• Cross-border healthcare: There is perception on the DRC side of the border that Burundi has better quality health services, and it is not uncommon to see Congolese patients crossing the border for treatment. The movement of patients with malaria may be particularly problematic for cross-border monitoring so testing and surveillance to distinguish between malaria and Ebola symptoms must be carefully implemented. Community Health Workers (abaremeshakiyago) remain good entry points to engage the population and along with the Association des Tradipraticiens du Burundi (Associations of Traditional Healers, ATRADIBU) have already been engaged and sensitised to refer patients if they present with signs and symptoms of Ebola. Such engagement needs to be continued and CHWs and tradipractiens (traditional practitioners) supported to make referrals.
• Cross-border churches: Faith plays a central and critical role in social life across Burundi and religious leaders are an obvious channel of communication that have already served as important way to directly and effectively relay Ebola-related information. Banyamulenge (Pentecostal and Evangelical) churches are present across the border, and peripatetic evangelists and ‘prophets’ attract large audiences. The followers of Zebiya, a Christian sect, used to span the border but currently appear to be mainly based in Burundi. They may constitute a group difficult to engage because of certain firmly held beliefs (such as sickness is God’s will) and it has a history of clashes with authorities of both sides of the border.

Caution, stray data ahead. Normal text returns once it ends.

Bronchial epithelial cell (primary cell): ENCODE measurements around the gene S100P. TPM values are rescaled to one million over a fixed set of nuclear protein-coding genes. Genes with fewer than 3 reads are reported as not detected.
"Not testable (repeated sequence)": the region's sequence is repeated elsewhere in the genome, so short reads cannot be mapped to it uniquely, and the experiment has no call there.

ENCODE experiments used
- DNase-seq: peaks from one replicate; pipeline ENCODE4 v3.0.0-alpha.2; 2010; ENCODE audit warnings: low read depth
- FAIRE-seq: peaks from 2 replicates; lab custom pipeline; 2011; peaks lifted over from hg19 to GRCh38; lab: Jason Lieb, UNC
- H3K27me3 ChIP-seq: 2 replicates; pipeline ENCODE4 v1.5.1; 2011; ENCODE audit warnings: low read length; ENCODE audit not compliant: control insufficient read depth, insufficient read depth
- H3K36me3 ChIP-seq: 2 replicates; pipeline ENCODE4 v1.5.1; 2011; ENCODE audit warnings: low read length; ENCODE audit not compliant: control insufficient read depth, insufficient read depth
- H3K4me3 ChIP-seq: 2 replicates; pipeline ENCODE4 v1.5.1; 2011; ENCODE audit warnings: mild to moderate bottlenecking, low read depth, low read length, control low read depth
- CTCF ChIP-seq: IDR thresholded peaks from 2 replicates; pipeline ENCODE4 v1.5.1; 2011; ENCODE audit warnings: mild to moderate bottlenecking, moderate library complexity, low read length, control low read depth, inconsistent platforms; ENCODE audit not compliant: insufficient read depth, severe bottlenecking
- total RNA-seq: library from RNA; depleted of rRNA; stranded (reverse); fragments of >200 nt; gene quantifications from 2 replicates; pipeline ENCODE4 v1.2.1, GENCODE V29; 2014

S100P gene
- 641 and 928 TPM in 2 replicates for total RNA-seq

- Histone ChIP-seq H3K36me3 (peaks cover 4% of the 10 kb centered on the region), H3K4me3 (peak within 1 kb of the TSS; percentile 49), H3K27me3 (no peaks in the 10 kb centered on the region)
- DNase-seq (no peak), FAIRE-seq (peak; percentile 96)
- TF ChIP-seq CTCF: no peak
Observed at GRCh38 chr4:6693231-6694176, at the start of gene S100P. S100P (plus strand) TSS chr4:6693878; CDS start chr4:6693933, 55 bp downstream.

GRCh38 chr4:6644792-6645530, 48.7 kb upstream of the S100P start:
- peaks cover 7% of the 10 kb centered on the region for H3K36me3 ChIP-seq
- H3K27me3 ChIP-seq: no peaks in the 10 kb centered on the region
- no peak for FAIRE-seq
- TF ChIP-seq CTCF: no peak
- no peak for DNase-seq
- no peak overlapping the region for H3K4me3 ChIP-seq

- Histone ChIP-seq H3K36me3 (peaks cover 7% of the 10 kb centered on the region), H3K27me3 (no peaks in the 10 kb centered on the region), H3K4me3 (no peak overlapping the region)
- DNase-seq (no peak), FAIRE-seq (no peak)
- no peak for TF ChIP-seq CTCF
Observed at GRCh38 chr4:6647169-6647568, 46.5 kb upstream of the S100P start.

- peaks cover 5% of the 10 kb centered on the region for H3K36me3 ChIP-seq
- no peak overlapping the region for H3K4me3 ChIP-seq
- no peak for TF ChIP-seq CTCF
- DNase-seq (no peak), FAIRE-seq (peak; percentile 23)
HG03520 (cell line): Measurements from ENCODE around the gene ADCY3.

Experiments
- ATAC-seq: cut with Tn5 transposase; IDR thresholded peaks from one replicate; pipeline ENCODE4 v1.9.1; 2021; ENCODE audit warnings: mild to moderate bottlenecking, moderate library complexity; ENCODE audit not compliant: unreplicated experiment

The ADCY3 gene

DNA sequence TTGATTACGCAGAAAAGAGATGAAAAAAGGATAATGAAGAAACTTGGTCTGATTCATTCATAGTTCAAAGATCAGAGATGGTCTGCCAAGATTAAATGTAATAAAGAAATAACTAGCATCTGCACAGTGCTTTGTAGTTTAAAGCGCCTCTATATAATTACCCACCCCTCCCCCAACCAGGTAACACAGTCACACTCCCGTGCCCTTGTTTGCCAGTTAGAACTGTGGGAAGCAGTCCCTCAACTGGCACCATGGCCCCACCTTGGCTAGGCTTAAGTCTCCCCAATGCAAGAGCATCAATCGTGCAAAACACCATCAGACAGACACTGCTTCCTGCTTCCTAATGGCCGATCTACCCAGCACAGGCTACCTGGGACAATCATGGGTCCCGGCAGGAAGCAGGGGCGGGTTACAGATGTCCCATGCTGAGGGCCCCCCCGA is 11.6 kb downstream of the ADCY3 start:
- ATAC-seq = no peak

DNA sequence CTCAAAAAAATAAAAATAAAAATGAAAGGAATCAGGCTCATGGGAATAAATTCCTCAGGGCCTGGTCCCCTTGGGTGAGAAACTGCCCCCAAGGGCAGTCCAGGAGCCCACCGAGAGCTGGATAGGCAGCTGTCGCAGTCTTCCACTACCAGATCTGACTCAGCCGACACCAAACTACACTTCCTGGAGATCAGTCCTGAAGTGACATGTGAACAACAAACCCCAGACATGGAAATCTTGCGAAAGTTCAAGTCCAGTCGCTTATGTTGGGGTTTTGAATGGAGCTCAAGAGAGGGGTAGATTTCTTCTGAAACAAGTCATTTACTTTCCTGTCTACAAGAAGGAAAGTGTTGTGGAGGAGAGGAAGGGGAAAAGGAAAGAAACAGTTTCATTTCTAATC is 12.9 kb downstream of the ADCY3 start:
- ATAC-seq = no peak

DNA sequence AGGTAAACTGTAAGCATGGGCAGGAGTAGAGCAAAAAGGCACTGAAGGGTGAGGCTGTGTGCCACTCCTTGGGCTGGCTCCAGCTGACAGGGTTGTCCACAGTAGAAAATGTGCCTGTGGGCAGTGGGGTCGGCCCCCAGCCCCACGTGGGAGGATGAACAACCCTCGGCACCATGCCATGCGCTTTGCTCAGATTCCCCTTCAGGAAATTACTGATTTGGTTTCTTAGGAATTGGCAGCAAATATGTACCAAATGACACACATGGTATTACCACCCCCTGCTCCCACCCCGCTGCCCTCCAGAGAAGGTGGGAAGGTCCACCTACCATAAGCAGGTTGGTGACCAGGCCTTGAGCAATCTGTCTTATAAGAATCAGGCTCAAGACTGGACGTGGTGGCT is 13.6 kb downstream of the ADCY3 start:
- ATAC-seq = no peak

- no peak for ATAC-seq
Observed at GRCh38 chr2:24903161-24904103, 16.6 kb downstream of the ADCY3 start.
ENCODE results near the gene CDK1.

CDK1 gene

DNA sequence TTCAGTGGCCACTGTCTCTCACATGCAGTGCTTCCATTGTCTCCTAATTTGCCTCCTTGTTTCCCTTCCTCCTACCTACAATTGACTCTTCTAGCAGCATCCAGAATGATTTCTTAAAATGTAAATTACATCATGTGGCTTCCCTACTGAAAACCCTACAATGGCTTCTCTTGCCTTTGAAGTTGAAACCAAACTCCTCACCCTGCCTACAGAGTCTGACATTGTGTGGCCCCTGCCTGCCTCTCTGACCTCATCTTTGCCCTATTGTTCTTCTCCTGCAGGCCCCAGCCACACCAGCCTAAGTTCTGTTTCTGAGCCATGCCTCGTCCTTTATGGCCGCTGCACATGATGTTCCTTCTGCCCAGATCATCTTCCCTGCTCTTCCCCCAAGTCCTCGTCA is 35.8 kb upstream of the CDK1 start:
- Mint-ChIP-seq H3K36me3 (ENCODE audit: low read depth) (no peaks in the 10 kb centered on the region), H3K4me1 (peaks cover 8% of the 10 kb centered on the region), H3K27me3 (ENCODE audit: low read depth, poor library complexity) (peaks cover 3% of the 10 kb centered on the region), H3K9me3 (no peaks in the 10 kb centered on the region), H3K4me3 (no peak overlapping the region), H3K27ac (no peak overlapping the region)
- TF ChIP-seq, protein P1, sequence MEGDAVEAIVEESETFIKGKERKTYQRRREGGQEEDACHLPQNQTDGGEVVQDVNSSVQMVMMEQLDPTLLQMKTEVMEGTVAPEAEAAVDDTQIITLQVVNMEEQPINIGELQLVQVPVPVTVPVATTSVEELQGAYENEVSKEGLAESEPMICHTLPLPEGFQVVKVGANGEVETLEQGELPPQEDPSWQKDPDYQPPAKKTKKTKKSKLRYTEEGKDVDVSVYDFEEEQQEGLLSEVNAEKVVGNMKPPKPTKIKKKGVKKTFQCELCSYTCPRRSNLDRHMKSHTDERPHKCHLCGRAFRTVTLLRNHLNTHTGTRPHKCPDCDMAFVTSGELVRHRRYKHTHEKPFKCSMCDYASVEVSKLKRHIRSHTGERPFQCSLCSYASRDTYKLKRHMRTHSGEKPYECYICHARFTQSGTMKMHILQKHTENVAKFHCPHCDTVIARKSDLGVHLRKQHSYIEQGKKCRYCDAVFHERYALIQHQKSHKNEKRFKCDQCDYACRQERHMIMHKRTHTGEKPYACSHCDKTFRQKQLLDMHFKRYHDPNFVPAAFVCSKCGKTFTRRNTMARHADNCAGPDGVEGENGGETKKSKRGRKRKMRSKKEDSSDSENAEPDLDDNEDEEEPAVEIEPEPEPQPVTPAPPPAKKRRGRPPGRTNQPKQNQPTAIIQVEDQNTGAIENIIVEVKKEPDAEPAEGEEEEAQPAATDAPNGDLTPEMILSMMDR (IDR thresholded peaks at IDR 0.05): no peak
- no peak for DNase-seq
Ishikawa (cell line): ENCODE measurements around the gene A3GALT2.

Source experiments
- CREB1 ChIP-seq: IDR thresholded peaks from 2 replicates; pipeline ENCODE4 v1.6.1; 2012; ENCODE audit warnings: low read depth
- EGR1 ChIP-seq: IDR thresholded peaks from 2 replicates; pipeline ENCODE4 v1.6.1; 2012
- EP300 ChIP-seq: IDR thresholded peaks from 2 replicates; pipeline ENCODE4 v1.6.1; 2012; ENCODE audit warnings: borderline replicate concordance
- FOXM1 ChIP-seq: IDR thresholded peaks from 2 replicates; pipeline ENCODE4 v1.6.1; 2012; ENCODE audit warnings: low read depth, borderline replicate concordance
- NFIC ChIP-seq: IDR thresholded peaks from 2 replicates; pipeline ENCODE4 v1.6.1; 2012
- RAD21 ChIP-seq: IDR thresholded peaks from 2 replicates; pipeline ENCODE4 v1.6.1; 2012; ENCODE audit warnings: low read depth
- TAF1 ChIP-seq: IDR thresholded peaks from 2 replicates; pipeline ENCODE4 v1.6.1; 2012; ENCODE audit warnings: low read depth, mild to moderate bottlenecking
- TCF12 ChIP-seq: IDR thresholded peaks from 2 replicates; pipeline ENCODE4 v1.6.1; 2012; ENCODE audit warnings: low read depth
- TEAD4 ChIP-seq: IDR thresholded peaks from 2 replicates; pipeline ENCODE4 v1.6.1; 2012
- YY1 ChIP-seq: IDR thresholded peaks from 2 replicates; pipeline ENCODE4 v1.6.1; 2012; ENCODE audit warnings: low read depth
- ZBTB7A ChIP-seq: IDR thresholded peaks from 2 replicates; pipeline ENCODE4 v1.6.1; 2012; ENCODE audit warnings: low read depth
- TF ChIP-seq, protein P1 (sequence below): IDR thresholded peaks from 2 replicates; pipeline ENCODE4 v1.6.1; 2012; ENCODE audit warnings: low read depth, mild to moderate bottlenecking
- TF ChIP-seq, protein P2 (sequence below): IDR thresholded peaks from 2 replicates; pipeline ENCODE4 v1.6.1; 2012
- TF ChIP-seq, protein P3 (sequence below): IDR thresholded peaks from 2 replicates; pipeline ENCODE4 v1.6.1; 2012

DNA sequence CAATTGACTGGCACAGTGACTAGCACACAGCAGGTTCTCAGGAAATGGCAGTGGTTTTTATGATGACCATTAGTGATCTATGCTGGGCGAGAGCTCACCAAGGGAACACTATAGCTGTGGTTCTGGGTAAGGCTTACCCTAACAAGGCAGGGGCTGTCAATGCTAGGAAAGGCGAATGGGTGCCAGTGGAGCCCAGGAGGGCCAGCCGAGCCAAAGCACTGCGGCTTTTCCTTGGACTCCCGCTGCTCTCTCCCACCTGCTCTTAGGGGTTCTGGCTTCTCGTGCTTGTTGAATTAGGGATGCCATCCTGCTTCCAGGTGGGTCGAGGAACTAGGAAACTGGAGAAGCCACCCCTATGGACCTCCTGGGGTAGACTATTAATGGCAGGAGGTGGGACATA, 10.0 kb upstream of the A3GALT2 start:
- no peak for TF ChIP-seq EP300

• Engaging fisherfolk: A focus on preparedness activities at the terrestrial border is well-placed, but key exchanges also take place on Lake Tanganyika. Fisherfolk follow fish populations across DRC and Burundi territorial waters, and some vessels may fly two flags depending on the country and nationality they assume. Burundian fishing communities have already been engaged as part of Ebola preparedness activities through the Fédération des Pêcheurs et des Fournisseurs du Poisson au Burundi (Federation of Fishermen and Fish Providers in Burundi, FPFPB) and its local committees (FPFPB claims to have 15,113 members and trained leaders). Fisherfolk should be further engaged in preparedness activities, and sensitisation about Ebola cascaded through FPFPB.
• Refugees and returnees: As of May 2019, there were close to 347,100 Burundian refugees in the African Great Lakes Region, of which over 45,000 were in DRC. There were also over 78,000 Congolese refugees in Burundi. The movement of refugees is often quite fluid as they ‘informally’ visit their country of origin, and are visited by friends and relatives who have remained at home.
To date, the voluntary repatriation of Burundian refugees has been relatively limited, but pressure from the Burundian, Tanzanian, Ugandan, and Congolese authorities may generate mass movements back to Burundi or to alternative asylum country such as Rwanda or Uganda.
• Limited freedom of information: Freedom of the press is limited in Burundi. Many independent media outlets have been shut down since the 2015 failed coup, and Reporters Sans Frontières (Reporters without Borders) has highlighted systematic human rights abuses against journalists. The remaining radio and television stations are seen to be the voice of the ruling party.
Engaging with social media (WhatsApp, Twitter), new micro-blogging platforms (e.g. Yaga Burundi), and media located abroad may help reach the more urban and affluent population, but these communication channels will not reach the broader population and those based in rural areas.
• Perceptions of Ebola: Little is known about how Ebola is perceived in Burundi. Although there have been a number of preliminary studies, focused social science research with different stakeholder groups would provide important contextual data to help shape preparedness and response activities.